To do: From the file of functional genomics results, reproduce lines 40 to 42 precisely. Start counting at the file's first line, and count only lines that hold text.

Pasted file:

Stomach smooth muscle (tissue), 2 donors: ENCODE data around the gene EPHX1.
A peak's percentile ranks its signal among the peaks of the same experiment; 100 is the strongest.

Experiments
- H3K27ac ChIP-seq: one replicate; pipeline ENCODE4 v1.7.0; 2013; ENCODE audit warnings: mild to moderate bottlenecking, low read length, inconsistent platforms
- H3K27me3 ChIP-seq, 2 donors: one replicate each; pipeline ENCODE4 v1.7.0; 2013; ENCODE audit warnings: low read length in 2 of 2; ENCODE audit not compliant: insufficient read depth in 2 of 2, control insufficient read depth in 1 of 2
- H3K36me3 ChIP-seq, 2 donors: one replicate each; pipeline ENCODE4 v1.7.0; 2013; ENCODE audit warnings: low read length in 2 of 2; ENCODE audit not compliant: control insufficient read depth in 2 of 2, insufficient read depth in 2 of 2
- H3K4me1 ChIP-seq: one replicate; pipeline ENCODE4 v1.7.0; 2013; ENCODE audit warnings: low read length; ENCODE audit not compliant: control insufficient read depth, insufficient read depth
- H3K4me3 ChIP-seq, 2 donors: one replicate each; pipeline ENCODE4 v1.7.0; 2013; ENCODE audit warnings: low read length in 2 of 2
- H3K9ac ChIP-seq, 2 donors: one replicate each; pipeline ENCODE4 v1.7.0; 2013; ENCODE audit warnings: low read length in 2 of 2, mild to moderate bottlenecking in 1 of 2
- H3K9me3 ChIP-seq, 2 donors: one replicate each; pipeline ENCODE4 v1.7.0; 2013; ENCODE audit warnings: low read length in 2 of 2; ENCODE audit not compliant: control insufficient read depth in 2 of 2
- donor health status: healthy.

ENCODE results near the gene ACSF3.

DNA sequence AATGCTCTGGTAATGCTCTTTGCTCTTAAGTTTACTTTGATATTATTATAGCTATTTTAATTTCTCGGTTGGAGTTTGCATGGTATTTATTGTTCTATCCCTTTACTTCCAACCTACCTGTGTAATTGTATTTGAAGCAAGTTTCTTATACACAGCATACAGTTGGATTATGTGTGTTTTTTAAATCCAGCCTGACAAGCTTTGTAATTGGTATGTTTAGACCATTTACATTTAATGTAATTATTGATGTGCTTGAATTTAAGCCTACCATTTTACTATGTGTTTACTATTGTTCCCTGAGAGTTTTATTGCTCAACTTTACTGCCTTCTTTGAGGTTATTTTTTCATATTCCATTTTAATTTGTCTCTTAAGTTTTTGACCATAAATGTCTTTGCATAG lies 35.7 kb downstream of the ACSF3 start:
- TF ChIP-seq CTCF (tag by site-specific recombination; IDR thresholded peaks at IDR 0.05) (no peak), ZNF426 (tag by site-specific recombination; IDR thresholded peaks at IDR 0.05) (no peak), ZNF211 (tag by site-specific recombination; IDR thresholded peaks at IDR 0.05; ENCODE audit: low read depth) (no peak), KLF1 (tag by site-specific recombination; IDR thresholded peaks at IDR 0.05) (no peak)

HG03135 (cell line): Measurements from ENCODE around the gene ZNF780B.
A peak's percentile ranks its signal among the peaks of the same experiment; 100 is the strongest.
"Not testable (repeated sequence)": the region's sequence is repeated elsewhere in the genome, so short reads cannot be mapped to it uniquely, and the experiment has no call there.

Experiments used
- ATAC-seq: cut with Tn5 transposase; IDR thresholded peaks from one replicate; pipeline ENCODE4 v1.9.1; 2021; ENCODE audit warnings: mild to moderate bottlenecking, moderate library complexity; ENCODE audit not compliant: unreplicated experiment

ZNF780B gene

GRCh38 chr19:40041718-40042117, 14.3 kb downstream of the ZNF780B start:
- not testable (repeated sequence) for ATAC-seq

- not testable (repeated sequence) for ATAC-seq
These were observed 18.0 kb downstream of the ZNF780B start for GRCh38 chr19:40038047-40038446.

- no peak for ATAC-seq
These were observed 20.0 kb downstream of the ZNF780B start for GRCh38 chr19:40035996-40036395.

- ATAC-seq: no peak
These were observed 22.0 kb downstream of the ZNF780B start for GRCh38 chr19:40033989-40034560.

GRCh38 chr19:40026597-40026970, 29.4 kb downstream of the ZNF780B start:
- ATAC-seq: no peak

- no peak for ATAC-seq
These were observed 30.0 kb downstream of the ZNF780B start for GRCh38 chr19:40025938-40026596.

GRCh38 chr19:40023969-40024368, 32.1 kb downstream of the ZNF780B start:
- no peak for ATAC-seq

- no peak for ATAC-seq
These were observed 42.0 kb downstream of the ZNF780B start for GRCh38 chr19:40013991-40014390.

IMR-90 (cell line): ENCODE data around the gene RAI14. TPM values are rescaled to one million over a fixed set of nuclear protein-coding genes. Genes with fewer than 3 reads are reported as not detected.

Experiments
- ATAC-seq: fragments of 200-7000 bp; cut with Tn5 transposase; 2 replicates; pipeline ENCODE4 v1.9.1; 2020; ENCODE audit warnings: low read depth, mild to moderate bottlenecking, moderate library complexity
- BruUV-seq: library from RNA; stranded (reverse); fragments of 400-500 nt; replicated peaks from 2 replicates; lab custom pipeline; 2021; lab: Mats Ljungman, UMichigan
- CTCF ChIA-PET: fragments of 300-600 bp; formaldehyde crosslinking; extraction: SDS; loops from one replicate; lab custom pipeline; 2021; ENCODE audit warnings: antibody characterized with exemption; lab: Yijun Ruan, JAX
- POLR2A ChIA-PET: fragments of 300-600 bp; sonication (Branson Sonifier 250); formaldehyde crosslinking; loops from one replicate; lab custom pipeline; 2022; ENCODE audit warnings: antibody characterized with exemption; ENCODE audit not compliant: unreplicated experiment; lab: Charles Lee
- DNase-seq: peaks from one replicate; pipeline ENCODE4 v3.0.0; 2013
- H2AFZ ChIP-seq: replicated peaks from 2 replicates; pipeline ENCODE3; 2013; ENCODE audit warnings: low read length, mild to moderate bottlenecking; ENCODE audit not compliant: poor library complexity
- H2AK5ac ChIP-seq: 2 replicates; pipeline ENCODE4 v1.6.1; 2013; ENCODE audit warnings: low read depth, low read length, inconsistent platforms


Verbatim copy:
- BruUV-seq: library from RNA; stranded (reverse); fragments of 400-500 nt; replicated peaks from 2 replicates; lab custom pipeline; 2021; lab: Mats Ljungman, UMichigan
- CTCF ChIA-PET: fragments of 300-600 bp; formaldehyde crosslinking; extraction: SDS; loops from one replicate; lab custom pipeline; 2021; ENCODE audit warnings: antibody characterized with exemption; lab: Yijun Ruan, JAX
- POLR2A ChIA-PET: fragments of 300-600 bp; sonication (Branson Sonifier 250); formaldehyde crosslinking; loops from one replicate; lab custom pipeline; 2022; ENCODE audit warnings: antibody characterized with exemption; ENCODE audit not compliant: unreplicated experiment; lab: Charles Lee